Such verbal delights are merely the icing on a cake made from such rich and diverse ingredients as £150 shoes, brown envelopes of cash, tax payments being 'conceptualised' into thin air and 'abusive limericks' (for which, I should perhaps assure regular readers, your humble host was not responsible - despite the temptation).

Yentob was, his unsavoury attempts at shroud-waving notwithstanding, comprehensively upstaged by the sartorial migraine that is Batmanghelidjh in full battle dress - one wonders, now Kids' Company is no more, who has replaced the organisation's accountant as her dressmaker-in-chief - and quelled into a supporting role beside her truly astounding self-belief and looking-glass logic.

One can certainly sympathise with - and secretly envy - Paul Flynn's exasperated protest at the “spiel of psychobabble" and "verbal ectoplasm,” that constituted Batmanghelidjh's circumlocutory obfuscation over issues such as the notorious brown envelopes full of cash:
“It has turned into the notion that it was handed out willy-nilly,” she said. “It wasn’t. It was accounted for.”
All very reassuring - except that the issue was never whether the payments were recorded but rather why they were made at all; even the 'client' who described the scene during the handout on Fridays was happy to say she and the others signed for the cash:
'Then we would go to the shop and buy whatever we wanted with that money. It was weed heaven on a Friday, you could smell it coming down from the landings.'
Amid the Protean coils of Batmanhelidjh's convoluted rhetoric, however, this somehow became “The myth that we handed out cash in envelopes”. By this point, the committee were clearly struggling:
“But it’s not a myth, is it?” said Jenkin.
“No, it’s not a myth,” said Batmanghelidjh happily, and carried on, her point proved.
Somehow I can't help thinking of this...
"I don't know what you mean by 'glory'," Alice said.
Humpty Dumpty smiled contemptuously. "Of course you don't - till I tell you. I meant 'there's a nice knock-down argument for you!'"
"But 'glory' doesn't mean 'a nice knock-down argument'," Alice objected.
When I use a word," Humpty Dumpty said, in rather a scornful tone, "it means just what I choose it to mean - neither more nor less."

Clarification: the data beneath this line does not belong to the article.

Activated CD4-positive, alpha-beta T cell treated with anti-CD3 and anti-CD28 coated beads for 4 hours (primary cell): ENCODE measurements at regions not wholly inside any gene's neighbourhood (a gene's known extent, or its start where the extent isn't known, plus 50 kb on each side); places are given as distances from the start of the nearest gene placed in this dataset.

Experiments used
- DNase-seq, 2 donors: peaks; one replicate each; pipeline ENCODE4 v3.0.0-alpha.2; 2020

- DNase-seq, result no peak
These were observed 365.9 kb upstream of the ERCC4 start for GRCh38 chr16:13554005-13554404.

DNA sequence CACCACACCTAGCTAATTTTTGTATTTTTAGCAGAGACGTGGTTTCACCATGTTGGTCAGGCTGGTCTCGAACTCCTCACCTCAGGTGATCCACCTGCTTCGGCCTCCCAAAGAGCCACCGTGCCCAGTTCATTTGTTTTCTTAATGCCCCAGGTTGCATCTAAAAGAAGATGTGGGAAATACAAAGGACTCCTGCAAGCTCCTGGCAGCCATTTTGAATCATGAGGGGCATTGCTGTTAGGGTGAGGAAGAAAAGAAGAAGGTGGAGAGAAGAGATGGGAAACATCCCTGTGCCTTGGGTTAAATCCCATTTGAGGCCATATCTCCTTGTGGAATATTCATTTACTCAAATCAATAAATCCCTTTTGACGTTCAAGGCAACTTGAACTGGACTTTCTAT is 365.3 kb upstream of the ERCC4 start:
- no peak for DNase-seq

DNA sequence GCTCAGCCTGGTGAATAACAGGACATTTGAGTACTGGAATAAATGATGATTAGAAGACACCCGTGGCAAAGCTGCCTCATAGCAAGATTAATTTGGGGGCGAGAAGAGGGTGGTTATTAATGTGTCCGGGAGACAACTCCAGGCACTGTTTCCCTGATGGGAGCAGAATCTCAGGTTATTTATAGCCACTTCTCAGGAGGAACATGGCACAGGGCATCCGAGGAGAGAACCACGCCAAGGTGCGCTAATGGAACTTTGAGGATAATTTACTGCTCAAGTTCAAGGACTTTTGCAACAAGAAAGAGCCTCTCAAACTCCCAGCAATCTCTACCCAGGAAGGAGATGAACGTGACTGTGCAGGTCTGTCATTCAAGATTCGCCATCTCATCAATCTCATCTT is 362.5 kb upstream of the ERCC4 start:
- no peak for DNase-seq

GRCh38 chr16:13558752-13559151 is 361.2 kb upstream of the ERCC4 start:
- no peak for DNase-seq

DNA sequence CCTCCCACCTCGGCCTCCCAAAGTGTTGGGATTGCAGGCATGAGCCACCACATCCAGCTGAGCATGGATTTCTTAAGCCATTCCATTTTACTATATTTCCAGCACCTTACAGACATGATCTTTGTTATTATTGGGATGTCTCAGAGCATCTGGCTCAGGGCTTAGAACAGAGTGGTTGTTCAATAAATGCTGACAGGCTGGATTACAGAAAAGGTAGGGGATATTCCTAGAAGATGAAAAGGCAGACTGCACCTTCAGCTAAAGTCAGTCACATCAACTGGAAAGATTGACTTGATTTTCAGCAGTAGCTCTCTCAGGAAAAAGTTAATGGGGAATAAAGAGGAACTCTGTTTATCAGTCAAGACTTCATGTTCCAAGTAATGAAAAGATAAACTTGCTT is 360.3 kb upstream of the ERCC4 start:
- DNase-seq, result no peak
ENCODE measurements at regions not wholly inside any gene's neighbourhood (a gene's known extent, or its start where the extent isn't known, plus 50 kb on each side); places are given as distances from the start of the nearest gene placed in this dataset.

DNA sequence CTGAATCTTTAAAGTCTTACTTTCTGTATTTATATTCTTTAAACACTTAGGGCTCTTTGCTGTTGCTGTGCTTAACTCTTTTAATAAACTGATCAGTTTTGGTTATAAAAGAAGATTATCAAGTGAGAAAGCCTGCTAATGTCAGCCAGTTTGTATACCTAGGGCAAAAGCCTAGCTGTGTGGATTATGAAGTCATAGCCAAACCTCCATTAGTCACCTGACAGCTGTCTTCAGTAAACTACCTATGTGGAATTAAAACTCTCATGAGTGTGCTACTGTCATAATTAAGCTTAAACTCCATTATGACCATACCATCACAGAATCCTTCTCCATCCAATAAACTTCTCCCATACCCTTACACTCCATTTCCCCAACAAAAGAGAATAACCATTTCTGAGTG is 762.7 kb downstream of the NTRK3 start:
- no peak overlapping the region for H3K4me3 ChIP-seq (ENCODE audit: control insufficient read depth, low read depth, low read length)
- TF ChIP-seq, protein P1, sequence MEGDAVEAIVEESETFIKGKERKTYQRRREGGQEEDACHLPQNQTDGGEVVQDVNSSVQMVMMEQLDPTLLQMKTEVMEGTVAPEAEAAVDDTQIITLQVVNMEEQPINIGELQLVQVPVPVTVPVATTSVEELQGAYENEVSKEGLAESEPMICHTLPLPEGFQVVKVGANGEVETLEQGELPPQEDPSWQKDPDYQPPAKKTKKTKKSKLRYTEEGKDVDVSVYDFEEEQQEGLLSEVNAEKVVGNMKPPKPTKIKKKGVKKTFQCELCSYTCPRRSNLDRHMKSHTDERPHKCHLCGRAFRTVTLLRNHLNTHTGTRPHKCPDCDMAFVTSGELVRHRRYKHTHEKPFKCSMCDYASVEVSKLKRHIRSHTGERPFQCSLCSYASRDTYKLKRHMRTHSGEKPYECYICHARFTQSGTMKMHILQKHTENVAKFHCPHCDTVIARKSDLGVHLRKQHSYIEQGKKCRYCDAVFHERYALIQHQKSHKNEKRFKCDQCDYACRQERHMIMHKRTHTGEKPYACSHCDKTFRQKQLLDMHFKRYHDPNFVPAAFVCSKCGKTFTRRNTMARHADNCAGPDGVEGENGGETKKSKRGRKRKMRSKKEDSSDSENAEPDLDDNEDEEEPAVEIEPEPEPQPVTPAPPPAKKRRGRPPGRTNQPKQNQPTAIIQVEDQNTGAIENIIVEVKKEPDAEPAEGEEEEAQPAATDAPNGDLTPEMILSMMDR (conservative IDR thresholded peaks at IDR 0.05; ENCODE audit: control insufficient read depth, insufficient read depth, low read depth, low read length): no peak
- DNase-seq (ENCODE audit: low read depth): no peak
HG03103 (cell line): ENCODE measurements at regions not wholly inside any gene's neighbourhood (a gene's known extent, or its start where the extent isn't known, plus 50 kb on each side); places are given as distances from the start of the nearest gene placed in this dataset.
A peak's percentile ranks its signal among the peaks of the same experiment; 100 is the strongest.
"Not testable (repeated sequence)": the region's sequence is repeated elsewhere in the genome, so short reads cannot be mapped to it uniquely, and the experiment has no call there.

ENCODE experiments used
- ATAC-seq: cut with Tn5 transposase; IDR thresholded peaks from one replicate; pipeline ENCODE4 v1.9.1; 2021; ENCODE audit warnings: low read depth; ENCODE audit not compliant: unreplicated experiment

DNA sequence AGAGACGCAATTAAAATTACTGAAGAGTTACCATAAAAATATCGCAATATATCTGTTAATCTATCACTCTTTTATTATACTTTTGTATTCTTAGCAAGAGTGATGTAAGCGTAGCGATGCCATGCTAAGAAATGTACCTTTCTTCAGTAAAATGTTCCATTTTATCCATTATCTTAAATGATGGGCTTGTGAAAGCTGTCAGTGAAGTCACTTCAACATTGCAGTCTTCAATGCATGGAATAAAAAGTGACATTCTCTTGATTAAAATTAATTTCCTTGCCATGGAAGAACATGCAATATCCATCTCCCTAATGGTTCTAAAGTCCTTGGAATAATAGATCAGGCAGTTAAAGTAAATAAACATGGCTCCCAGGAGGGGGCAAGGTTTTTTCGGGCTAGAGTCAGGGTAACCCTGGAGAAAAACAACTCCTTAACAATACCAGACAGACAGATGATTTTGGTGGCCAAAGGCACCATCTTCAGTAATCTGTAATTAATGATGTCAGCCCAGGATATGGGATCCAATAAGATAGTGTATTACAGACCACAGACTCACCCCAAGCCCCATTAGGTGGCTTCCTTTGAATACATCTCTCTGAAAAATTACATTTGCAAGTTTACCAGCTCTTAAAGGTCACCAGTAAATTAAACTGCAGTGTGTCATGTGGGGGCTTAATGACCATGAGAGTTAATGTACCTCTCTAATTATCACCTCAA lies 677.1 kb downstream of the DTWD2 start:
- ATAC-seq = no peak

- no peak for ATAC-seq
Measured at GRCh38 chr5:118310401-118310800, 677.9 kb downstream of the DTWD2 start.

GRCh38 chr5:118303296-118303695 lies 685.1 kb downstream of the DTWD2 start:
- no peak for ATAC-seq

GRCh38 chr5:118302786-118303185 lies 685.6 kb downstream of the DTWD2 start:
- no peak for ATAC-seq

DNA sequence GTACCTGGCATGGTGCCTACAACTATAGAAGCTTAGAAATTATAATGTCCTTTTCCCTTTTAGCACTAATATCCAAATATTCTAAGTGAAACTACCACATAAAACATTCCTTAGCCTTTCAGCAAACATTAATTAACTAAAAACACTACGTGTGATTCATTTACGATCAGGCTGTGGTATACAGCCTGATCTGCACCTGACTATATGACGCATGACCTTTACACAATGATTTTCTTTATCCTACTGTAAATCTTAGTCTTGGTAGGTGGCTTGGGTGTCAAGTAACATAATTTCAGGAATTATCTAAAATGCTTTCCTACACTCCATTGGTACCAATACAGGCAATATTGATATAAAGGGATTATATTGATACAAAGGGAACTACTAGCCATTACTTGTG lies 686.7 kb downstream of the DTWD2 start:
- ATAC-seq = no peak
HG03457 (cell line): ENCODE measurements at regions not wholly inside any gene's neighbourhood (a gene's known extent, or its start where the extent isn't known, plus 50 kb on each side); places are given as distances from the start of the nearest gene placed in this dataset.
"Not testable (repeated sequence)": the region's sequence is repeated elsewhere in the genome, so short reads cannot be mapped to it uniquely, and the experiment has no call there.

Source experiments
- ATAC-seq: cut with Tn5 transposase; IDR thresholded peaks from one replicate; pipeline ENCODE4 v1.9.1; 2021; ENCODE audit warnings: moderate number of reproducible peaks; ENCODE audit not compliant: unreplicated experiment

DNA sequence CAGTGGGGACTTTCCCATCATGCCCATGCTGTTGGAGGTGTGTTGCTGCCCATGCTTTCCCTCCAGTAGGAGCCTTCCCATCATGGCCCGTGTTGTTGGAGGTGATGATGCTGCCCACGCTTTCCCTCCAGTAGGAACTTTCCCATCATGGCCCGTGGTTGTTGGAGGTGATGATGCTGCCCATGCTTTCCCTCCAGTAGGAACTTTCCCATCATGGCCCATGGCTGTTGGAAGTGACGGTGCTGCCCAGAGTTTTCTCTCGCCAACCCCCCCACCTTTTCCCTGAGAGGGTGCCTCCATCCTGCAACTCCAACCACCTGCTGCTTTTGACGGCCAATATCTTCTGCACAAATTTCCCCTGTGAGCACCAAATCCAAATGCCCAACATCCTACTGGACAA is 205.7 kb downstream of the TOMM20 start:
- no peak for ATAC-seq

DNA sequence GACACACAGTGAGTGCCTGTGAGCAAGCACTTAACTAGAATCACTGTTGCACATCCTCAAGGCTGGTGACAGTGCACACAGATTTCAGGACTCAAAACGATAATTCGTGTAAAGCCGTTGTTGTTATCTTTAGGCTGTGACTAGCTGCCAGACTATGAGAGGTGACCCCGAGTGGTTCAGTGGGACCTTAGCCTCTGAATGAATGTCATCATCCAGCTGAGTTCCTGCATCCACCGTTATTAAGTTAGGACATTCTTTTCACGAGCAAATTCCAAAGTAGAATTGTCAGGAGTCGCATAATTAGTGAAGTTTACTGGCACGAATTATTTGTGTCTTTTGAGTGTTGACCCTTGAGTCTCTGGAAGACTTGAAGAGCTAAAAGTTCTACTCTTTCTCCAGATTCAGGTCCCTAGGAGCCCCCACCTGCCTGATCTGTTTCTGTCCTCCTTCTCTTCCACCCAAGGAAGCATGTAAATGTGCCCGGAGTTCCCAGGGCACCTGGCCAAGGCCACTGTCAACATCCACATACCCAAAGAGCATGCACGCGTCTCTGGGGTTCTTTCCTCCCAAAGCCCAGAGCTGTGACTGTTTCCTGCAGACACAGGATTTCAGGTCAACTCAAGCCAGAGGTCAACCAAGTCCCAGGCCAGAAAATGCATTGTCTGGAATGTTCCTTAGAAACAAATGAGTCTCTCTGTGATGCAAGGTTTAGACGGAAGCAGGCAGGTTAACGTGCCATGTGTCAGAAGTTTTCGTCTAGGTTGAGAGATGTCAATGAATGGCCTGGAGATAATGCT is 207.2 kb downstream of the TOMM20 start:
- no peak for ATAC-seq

While a fair number of Kids Company office staff seem to have been occupied - like the accountant - with the important business of stitching together the Empress' new clothes, some were clearly not so devoted; Batmanghelidjh's assertion at the enquiry that the money was for essentials is undermined by the assertion by a member of the accounts staff that
...money is not given according to need but, more often than not, because “people turn up and cuss and make a noise until they get their money”.
In any case, the way Humpty Dumpty - sorry, Batmanghelidjh -  herself viewed these payments is, perhaps, indicated by her comments in a BBC radio interview some months ago:
“Middle-class parents give their children pocket money. Why does it become a problem when it’s a poor child that’s being given money?”
Er... because it's money donated expressly to tackle the damaging effects of poverty and deprivation rather than for recreational spending? This, remember, is the woman who, by her own account, regularly gave 'clients' Christmas and birthday gifts of  'big bags of clothes' bought from John Lewis and Selfridges.
They get so excited when they open them, it always brings tears to my eyes.
Presumably she derived the same warm glow from giving out weekly 'pocket money', however it was spent. Like Batmanghelidjh herself, the monstrous cargo cult she created represents the supreme triumph of sentiment over reason - a dangerous thing indeed when applied to the serious business of raising and educating children,

The enquiry was never going to achieve much - beyond supplying material for facetious bloggers - when it depended on getting straight information from Alan Yentob and Camila Batmanghelidjh; all we can hope is that the Great and the Good walk away from this with the determination never to be fooled again.